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Emergency rental aid maximum extended to 18 months

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An aerial view of downtown Casper on Aug. 12, 2014. 

Changes to the state’s Emergency Rental Assistance Program mean households that qualify can receive the aid for longer than before.

The maximum allotment per household has increased from 15 to 18 months, according to the Wyoming Department of Family Services, which is administering the program for the state.

Funding is also now available to people who are homeless or lack a lease or rental agreement, the department said in a press release. That could include people who are living with friends, couch surfing or who are residing at a homeless shelter.

Wyoming created the program to help people struggling to pay rent or their utilities amid the COVID-19 pandemic. As of Wednesday, the program had paid $12.5 million in aid via 4,736 applications. The bulk of rental payments, $9.7 million, has gone to landlords. Renters have received $1.8 million, while $778,000 has been paid to utilities, according to the department.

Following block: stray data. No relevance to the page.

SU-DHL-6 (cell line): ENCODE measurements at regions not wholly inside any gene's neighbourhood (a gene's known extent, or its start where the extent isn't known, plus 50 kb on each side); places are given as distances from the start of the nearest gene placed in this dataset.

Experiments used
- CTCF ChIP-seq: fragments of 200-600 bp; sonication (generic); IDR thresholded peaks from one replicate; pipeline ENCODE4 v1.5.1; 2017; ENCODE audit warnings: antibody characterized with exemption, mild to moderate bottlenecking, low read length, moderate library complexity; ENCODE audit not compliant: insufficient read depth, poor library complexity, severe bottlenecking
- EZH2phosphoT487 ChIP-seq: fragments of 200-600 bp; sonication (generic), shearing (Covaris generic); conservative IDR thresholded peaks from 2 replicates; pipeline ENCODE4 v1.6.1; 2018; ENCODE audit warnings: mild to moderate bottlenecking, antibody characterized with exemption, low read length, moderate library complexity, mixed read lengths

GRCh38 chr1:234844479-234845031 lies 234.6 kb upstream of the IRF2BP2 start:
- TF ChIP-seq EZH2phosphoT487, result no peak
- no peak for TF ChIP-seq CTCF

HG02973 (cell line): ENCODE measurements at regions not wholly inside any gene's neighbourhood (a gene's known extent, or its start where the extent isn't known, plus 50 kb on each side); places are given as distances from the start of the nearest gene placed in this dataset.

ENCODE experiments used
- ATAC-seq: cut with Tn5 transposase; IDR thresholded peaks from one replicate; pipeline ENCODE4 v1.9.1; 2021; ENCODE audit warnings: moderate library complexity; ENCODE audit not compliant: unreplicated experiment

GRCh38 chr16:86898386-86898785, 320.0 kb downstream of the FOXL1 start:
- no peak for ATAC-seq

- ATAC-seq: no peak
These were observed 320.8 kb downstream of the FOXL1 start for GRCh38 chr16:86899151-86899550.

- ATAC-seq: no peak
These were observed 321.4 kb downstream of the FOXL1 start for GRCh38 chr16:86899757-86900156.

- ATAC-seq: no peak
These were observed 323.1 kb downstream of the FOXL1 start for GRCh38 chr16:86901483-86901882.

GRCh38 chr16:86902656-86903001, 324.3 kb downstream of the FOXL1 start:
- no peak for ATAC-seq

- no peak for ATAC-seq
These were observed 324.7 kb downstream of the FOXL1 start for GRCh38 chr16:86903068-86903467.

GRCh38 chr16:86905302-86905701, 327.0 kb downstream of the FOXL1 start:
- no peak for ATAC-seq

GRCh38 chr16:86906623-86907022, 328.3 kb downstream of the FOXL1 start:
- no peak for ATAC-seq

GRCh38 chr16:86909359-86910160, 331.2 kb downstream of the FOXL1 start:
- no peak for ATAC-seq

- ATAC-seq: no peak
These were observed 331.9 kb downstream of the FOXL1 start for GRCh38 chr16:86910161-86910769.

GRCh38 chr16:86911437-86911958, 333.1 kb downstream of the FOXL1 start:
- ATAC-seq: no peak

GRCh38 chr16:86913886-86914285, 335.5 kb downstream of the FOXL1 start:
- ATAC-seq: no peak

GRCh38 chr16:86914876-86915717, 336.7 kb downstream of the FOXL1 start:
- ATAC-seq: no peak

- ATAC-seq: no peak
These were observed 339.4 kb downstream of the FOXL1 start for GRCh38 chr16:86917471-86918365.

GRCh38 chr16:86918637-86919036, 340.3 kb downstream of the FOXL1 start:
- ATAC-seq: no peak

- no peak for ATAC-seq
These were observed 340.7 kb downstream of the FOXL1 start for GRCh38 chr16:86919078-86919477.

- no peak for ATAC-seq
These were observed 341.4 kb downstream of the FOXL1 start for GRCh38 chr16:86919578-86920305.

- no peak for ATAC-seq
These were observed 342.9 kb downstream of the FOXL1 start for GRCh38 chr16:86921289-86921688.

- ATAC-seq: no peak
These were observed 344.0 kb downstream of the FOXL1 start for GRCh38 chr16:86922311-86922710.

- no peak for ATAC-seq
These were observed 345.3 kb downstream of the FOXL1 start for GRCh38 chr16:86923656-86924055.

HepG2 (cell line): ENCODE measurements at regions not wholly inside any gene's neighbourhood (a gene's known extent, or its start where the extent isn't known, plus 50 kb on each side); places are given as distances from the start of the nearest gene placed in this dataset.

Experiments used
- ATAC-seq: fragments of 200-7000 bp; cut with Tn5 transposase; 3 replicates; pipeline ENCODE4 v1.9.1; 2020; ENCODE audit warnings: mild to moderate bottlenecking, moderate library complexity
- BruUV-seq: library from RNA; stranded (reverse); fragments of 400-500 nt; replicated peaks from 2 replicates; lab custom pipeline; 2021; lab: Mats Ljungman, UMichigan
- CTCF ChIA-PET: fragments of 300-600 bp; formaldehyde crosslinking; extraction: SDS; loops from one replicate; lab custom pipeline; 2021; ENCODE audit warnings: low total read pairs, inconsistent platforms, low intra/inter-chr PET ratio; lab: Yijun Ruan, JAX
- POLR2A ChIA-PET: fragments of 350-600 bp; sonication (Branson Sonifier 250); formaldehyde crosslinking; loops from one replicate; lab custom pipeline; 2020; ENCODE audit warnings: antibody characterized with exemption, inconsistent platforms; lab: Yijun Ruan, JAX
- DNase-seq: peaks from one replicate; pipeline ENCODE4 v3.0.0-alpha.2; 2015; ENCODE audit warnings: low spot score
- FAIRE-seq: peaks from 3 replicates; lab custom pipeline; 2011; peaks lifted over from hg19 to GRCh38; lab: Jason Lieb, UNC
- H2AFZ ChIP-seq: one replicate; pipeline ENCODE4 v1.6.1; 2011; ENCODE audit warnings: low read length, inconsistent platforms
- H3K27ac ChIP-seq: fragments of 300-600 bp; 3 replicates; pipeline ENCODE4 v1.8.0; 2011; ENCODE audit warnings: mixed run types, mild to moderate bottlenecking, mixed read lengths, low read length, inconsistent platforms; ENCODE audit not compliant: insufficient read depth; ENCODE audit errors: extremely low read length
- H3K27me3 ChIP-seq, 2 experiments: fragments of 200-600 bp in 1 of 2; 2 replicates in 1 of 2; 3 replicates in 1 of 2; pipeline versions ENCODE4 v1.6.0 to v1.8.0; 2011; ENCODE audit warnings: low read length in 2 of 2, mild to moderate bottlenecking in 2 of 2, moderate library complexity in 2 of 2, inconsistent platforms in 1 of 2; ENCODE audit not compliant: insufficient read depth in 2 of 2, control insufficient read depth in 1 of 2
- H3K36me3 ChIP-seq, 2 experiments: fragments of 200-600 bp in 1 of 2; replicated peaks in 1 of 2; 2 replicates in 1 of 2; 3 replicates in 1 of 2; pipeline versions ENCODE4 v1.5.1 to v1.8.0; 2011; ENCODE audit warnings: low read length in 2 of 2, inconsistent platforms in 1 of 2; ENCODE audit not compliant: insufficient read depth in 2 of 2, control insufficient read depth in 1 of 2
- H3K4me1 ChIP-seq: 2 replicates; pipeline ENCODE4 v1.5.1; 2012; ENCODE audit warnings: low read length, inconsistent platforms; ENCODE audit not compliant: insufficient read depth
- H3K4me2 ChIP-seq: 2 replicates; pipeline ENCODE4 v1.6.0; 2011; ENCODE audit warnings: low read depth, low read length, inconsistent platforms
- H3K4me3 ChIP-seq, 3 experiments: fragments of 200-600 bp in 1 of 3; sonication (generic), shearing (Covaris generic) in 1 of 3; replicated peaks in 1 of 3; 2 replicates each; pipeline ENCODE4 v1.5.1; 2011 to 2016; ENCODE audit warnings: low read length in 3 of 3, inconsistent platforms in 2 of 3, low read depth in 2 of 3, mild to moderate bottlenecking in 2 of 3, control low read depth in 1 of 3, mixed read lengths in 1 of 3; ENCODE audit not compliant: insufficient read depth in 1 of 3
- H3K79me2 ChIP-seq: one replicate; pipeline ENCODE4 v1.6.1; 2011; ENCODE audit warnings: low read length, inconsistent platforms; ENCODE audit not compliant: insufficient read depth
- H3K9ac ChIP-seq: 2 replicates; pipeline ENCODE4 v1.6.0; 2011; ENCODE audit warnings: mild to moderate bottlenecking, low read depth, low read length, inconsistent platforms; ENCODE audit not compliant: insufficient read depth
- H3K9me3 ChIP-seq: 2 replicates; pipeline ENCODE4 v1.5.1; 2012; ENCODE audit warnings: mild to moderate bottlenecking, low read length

The state has received $352 million in federal money to help renters.

To be eligible for the program, a person must:

  • be a renter or have unpaid rent on a Wyoming residence;
  • have a household income of less than 80% of the area’s median income;
  • qualify for unemployment benefits or show financial loss during or because of the COVID-19 pandemic;
  • be at risk of losing housing.

People can get more information by calling 877-WYO-ERAP or visiting

Editor's note: This article has been corrected to include the proper amount of ERAP funds that have been paid to utilities.


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